Arcade Fire’s new song ‘Generation A’ is a rallying cry for a nation in turmoil

Always engaged with the political moment, the band demand change on their thunderous new anthem – and the timing couldn't be more appropriate

“I don’t think they understand that I am not a patient man,” Arcade Fire’s Win Butler roars on the band’s new single ‘Generation A’. Strategically premiering the tune on chat show special Stephen Colbert Election Night 2020, the band may have hoped to send their rabble-rousing new political anthem into a new America – one comfortably on its way towards a Joe Biden Presidency. As it turns out, with the result still firmly up in the air, Butler is going to have to learn some of that patience.

Read more: What a Donald Trump or Joe Biden victory at the US election will mean for YOU

Arcade Fire have always been a band entangled in the political moment. Whether interrogating nostalgia and its relationship to the current climate on their 2010 masterpiece ‘The Suburbs’, or riffing on the culture of ‘fake news’ in Donald Trump’s first term as President on 2017’s ‘Everything Now’, their music has always been deeply informed by the political landscape that surrounds them. ‘Generation A’ might be their fiercest and most forward political statement yet, though.

Host Colbert said that the track was “inspired by the current climate of the country, with a hopeful message to the youths.” In fact, the first message on the song came from the youth(s). On the show, a child in cowboy hat screamed, “This is Generation A, and we’re not gonna wait!”, before the band launched into the song, a bone-rattling synth-pop anthem that’s defiantly sure in its message.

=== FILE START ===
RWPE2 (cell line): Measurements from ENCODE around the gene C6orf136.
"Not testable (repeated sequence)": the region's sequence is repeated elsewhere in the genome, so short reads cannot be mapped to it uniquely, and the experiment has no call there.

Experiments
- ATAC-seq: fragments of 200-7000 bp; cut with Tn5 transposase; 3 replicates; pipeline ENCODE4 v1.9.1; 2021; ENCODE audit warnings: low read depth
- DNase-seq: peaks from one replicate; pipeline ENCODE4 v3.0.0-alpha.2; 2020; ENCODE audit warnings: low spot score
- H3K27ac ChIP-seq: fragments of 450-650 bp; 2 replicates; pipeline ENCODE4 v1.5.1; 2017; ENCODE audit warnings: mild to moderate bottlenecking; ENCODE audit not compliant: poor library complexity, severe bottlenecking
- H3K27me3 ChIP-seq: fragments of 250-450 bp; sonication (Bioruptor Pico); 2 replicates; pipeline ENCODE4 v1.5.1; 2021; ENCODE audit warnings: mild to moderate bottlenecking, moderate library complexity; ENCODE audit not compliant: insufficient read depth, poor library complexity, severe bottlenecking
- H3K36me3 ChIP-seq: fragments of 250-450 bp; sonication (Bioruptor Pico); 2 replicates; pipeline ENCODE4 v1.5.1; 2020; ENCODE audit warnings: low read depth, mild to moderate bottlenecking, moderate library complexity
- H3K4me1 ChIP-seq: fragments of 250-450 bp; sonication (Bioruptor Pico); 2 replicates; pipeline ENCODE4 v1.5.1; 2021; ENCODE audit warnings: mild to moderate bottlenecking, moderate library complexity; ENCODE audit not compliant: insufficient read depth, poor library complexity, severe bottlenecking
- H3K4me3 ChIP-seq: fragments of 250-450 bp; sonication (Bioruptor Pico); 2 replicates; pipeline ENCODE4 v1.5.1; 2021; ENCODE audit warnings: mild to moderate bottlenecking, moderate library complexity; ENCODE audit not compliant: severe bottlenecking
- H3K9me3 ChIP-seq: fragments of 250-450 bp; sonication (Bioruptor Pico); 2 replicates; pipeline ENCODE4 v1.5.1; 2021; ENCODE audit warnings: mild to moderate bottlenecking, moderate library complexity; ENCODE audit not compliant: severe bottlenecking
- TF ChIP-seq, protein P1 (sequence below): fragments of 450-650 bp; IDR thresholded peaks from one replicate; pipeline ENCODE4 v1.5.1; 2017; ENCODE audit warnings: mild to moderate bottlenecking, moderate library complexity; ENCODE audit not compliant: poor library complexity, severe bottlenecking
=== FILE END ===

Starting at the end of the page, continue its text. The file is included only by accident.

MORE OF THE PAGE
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On ‘Everything Now’, the band chose irony and tongue-in-cheek mantras as the way to get their message across; on ‘Generation A’, they opt for the sledgehammer. “WAIT!” the band yell throughout, in between Butler’s prayers for times changing and better tomorrows. This sense of a desperate need for change – not waiting until it’s “too little too late,” while “California’s burning and New Orleans is waiting for the flood” – is transmitted with the band’s trademark gusto cranked up to the max. Anthemic guitars and spine-tingling gang vocals sit above a synth line that carries their message throughout. As a four-minute shot of hope on a dark and anxious night, it was pretty much perfect.

Arcade Fire are at their best when they become a rousing orchestra, greater than the sum of its parts and with the ability to make you feel anything is possible. On ‘Generation A’, this blood-and-thunder approach returns with a vengeance – and by God we need it right now.

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